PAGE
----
Wednesday, November 10, 2004


Elliott's Smith new album, "From a Basement on the Hill," is a gorgeous suicide note from an immensely talented indie singer-songwriter. It's been a regular on Smartmom's office play list since its posthumous release two weeks ago.

Smith killed himself rather brutally over a year ago by sticking a knife into his chest. Known to be a very depressed guy, he had recently kicked a heroin habit after being addicted for years. There is some talk that the medication he was taking at the time may have played a part in his suicide. And there are those who question whether his death was really a suicide at all. The cause of his death, in all of its violence, is still hotly debated on fan websites.

As for the music, Smith is the real thing -- right up there with the greats in Smartmom's pantheon of richly emotive performers. Lyrically and musically, he swells, he sweats, he soars -- he's John Lennon on heroin. With Beatlesque harmonies, throbbing instrumentation, and spine tingling melodies, the songs are lyrical odes to addiction, the search for love, the longing to disappear.

"Burning every bridge that I cross to find some beautiful place to get lost," Smith sings on "Let's Get Lost, the new album's second cut, which pulls you into the album and sticks to you like taffy. Smith was working on this breathtaking album at the time of his death. It's hard to imagine someone wanting to die while creating such a masterpiece. He was, if you will, at the top of his game. But these are not just well-crafted songs, they are also honest expressions of a deeply sensitive, obviously tortured soul. The fact that in his state of mind he was able to lay down these tracks is simply amazing. He had to live it, we just get to listen. And for that: infinite gratitude.

It's tempting to look for clues to Smith's tragic death on this album. But boy is it hard to read his lousy handwriting in the accompanying lyric book. Yes, "From a Basement on the Hill," is full of expressions of sorrow and pain -- it's positively pregnant with suicidal ambition. But all his albums were like that. Strangely, this one is not such a downer and it's not particuarly morbid either. Okay, okay - maybe it is a touch moody, Smartmom will give you that. But she just loves depressing music. And she just loves "From a Basement on the Hill."

Now that Smith is dead, he has of course entered the coveted realm of famous dead artists. Dying young at the height of your talents is a sure way to reach superstardom. There must be a bar in heaven where where all those dead luminaries hang out, smoke cigarettes (smoking is allowed in the bars in heaven) and drink Courvoisier.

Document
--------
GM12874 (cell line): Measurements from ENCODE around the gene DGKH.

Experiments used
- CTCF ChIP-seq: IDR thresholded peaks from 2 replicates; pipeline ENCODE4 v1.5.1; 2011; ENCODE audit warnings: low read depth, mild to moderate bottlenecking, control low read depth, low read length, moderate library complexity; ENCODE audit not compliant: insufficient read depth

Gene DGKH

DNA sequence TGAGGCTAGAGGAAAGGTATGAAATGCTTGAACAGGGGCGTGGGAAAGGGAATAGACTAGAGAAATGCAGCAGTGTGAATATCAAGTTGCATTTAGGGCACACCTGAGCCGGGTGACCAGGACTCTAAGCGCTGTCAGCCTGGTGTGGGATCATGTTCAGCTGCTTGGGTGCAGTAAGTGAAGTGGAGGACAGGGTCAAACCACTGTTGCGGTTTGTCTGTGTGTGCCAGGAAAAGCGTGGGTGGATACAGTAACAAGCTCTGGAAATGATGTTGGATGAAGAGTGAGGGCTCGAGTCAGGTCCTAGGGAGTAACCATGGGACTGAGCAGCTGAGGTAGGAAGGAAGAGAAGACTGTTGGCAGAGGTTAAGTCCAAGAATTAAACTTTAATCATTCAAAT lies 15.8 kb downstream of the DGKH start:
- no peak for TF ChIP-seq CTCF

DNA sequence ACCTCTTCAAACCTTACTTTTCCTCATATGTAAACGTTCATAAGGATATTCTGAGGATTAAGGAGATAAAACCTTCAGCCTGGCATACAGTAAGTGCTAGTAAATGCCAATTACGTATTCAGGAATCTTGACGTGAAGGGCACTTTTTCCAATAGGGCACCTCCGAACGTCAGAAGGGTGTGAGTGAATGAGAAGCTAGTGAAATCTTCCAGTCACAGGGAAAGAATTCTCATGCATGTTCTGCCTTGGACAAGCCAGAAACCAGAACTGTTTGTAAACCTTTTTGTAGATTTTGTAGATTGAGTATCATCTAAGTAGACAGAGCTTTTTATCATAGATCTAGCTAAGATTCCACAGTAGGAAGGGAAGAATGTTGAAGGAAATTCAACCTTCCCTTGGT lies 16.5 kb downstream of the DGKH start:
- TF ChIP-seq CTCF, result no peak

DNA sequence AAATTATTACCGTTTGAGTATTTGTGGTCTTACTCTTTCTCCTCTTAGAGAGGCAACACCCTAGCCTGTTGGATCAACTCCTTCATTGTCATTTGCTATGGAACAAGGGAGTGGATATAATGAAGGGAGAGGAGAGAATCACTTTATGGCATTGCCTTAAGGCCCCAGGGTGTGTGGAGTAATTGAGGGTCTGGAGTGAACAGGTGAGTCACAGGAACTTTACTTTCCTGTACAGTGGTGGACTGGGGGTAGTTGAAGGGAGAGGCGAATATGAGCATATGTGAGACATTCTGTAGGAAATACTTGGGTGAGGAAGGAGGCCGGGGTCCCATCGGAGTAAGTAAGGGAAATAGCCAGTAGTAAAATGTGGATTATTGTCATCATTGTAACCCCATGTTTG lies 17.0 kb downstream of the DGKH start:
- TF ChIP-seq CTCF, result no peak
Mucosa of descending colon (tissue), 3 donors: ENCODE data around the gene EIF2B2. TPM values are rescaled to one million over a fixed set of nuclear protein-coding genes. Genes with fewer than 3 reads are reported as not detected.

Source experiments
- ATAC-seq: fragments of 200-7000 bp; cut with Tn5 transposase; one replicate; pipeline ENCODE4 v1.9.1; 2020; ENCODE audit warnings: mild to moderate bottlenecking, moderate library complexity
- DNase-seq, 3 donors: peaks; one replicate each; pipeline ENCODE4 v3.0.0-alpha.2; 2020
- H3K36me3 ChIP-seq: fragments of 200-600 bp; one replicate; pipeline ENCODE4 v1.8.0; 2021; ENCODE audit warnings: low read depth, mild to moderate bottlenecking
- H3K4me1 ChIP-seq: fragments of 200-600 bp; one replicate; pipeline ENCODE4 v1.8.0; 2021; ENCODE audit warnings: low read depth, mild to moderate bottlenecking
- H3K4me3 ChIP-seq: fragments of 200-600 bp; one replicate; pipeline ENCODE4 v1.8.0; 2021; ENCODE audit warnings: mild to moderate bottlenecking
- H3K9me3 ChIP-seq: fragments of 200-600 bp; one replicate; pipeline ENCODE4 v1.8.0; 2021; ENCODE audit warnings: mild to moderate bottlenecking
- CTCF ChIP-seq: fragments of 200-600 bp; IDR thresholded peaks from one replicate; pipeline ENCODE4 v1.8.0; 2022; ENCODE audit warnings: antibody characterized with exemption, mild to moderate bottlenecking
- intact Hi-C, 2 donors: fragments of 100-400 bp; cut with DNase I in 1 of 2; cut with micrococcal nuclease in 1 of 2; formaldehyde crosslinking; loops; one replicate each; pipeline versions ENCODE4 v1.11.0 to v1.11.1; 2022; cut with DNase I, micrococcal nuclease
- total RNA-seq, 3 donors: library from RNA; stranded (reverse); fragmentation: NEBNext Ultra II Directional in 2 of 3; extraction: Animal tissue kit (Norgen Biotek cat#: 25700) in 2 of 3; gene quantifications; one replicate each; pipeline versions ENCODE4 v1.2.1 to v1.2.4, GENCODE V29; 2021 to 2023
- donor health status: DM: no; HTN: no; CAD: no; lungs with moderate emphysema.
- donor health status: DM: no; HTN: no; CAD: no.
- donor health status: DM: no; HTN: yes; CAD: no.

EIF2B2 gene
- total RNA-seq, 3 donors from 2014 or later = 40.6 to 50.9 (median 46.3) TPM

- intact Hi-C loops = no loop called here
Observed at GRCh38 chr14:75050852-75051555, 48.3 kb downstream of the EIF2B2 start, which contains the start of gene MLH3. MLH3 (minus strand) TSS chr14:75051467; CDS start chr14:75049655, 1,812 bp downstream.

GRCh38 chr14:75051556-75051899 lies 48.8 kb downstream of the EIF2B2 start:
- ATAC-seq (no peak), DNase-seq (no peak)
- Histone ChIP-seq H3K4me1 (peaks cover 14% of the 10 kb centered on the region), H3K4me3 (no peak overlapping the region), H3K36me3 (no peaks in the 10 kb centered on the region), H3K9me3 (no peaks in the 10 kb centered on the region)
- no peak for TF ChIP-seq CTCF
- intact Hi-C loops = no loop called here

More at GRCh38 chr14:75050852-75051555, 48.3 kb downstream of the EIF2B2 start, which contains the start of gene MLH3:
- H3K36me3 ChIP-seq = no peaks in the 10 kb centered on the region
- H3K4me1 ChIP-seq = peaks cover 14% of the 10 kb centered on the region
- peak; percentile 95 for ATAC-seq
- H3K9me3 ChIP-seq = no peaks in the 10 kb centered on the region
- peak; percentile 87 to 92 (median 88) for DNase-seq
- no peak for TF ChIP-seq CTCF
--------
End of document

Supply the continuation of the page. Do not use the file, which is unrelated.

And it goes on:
Can't you just see it: Janis Joplin, John Lennon, Gram Parsons and Nick Drake sitting around singing Elliott Smith songs. Hendrix noodling away on an electric guitar, Brian Jones at the upright piano while Patsy Cline sings back-up and Spalding Gray hits a tambourine. "Sunshine been keeping me up for days. There is no nighttime it's only a passing phase," the singers sing like a choir of angels, "I feel pretty, pretty enough for you, I felt so ugly before didn't know what to do.

But even if he hadn't died, this album would still be a keeper. It makes you wish you could have helped him when he was "Floating in a black balloon, in a long shadow in the afternoon, my mama told me stay clean, there is no in between. But all you ladies and gentlemen, in between's the only place I been."

Wish we coulda been there to say: Hang in there, Elliott, everything's gonna be alright.


At 7:05 PM, Blogger mamainwaiting said...

nice piece. You forgot about Kurt Cobain, Brian Wilson, Cass Elliott, Otis Redding. Hey the list is long. I'm looking forward to listening to the CD. I've heard bits and pieces at your office and in a restaurant. Thanks for the review and your thoughts.

At 9:56 PM, Blogger Udge said...

Brian Wilson is dead? The people who've bought tickets for his world tour are gonna be pissed :-)

At 9:39 AM, Blogger Udge said...

Have you seen the review/obit in the Nov.1 New Yorker? Very sympathetic. I'll try to listen to the album over Christmas (when I'm on your side of the Atlantic).

At 6:03 AM, Blogger Third Street said...

Christmas in America? Glad you'll be checking out Elliott Smith -- by then it should be in constant play in all cafes in Williamsburg. There's a great piece about Smith and his fans in "The Believer" (Dave Eggars lit magazine, special music issue).


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